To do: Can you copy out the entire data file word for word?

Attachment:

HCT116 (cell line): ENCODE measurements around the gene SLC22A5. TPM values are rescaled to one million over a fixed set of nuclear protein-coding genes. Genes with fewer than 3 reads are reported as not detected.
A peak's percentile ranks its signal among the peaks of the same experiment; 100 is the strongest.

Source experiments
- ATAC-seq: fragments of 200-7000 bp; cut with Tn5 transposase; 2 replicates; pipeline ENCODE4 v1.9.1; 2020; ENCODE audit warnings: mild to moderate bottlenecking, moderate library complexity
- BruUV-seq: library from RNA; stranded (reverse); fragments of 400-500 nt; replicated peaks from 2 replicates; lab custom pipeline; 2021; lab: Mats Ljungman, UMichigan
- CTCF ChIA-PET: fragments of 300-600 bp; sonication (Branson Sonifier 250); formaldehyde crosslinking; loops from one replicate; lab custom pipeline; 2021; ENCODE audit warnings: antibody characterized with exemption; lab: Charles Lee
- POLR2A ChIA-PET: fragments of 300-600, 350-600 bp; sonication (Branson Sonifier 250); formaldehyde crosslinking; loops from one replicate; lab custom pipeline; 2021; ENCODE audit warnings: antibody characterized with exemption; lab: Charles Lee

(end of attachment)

HCT116 (cell line): ENCODE measurements around the gene SLC22A5. TPM values are rescaled to one million over a fixed set of nuclear protein-coding genes. Genes with fewer than 3 reads are reported as not detected.
A peak's percentile ranks its signal among the peaks of the same experiment; 100 is the strongest.

Source experiments
- ATAC-seq: fragments of 200-7000 bp; cut with Tn5 transposase; 2 replicates; pipeline ENCODE4 v1.9.1; 2020; ENCODE audit warnings: mild to moderate bottlenecking, moderate library complexity
- BruUV-seq: library from RNA; stranded (reverse); fragments of 400-500 nt; replicated peaks from 2 replicates; lab custom pipeline; 2021; lab: Mats Ljungman, UMichigan
- CTCF ChIA-PET: fragments of 300-600 bp; sonication (Branson Sonifier 250); formaldehyde crosslinking; loops from one replicate; lab custom pipeline; 2021; ENCODE audit warnings: antibody characterized with exemption; lab: Charles Lee
- POLR2A ChIA-PET: fragments of 300-600, 350-600 bp; sonication (Branson Sonifier 250); formaldehyde crosslinking; loops from one replicate; lab custom pipeline; 2021; ENCODE audit warnings: antibody characterized with exemption; lab: Charles Lee